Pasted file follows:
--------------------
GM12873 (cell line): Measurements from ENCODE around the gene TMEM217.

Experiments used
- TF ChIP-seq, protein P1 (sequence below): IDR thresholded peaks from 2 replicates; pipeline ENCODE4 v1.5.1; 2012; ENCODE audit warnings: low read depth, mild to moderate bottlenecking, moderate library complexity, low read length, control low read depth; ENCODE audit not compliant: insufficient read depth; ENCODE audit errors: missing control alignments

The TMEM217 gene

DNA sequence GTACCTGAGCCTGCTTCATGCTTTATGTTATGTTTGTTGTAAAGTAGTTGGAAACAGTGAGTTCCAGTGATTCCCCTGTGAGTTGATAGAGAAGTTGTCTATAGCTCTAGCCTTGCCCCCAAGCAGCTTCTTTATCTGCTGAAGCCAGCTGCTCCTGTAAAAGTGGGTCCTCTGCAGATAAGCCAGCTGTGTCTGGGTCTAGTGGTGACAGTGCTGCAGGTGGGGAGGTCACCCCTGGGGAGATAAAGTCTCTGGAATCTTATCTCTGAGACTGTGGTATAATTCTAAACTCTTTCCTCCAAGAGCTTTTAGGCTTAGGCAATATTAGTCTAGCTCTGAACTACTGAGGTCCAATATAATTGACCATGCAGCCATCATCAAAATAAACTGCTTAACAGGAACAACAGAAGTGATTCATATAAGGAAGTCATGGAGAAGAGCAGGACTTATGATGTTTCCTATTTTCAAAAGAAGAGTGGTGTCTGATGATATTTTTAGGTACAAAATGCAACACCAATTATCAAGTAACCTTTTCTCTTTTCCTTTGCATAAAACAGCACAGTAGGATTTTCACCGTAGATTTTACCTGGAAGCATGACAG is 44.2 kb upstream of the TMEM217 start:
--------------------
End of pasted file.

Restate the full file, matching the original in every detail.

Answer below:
GM12873 (cell line): Measurements from ENCODE around the gene TMEM217.

Experiments used
- TF ChIP-seq, protein P1 (sequence below): IDR thresholded peaks from 2 replicates; pipeline ENCODE4 v1.5.1; 2012; ENCODE audit warnings: low read depth, mild to moderate bottlenecking, moderate library complexity, low read length, control low read depth; ENCODE audit not compliant: insufficient read depth; ENCODE audit errors: missing control alignments

The TMEM217 gene

DNA sequence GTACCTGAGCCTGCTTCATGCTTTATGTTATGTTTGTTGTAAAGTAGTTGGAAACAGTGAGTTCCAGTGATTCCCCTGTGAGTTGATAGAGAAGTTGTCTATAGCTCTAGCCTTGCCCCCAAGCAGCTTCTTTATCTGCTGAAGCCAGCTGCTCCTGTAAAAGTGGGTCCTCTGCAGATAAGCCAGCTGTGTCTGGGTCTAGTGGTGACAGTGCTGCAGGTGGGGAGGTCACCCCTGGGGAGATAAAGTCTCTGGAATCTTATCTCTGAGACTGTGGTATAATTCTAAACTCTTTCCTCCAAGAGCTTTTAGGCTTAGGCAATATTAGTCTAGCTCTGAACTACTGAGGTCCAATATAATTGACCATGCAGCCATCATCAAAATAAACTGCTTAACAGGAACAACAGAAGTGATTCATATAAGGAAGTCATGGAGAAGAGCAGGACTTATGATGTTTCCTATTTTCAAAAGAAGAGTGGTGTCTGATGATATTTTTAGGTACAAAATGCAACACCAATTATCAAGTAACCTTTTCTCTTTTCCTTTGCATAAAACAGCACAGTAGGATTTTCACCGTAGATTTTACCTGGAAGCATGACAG is 44.2 kb upstream of the TMEM217 start: